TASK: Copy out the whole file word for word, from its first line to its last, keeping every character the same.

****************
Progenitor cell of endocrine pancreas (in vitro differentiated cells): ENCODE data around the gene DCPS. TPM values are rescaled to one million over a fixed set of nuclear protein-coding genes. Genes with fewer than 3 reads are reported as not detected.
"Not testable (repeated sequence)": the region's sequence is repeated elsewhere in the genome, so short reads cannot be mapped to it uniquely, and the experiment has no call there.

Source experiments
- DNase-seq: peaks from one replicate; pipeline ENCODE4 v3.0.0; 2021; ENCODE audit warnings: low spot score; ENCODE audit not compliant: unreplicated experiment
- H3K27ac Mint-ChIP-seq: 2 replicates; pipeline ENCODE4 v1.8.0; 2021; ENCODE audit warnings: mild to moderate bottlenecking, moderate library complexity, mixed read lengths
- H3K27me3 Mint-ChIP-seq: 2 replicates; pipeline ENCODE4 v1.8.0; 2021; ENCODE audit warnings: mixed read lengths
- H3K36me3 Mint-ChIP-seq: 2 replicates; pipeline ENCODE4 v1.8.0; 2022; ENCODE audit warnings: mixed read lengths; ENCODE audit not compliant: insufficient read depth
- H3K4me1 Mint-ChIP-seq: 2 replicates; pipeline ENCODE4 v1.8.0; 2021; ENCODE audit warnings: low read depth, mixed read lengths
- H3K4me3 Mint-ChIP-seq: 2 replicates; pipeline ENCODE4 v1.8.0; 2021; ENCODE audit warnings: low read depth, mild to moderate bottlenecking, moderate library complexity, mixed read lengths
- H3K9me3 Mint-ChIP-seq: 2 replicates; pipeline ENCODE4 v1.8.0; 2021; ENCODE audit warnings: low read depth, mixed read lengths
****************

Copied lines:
Progenitor cell of endocrine pancreas (in vitro differentiated cells): ENCODE data around the gene DCPS. TPM values are rescaled to one million over a fixed set of nuclear protein-coding genes. Genes with fewer than 3 reads are reported as not detected.
"Not testable (repeated sequence)": the region's sequence is repeated elsewhere in the genome, so short reads cannot be mapped to it uniquely, and the experiment has no call there.

Source experiments
- DNase-seq: peaks from one replicate; pipeline ENCODE4 v3.0.0; 2021; ENCODE audit warnings: low spot score; ENCODE audit not compliant: unreplicated experiment
- H3K27ac Mint-ChIP-seq: 2 replicates; pipeline ENCODE4 v1.8.0; 2021; ENCODE audit warnings: mild to moderate bottlenecking, moderate library complexity, mixed read lengths
- H3K27me3 Mint-ChIP-seq: 2 replicates; pipeline ENCODE4 v1.8.0; 2021; ENCODE audit warnings: mixed read lengths
- H3K36me3 Mint-ChIP-seq: 2 replicates; pipeline ENCODE4 v1.8.0; 2022; ENCODE audit warnings: mixed read lengths; ENCODE audit not compliant: insufficient read depth
- H3K4me1 Mint-ChIP-seq: 2 replicates; pipeline ENCODE4 v1.8.0; 2021; ENCODE audit warnings: low read depth, mixed read lengths
- H3K4me3 Mint-ChIP-seq: 2 replicates; pipeline ENCODE4 v1.8.0; 2021; ENCODE audit warnings: low read depth, mild to moderate bottlenecking, moderate library complexity, mixed read lengths
- H3K9me3 Mint-ChIP-seq: 2 replicates; pipeline ENCODE4 v1.8.0; 2021; ENCODE audit warnings: low read depth, mixed read lengths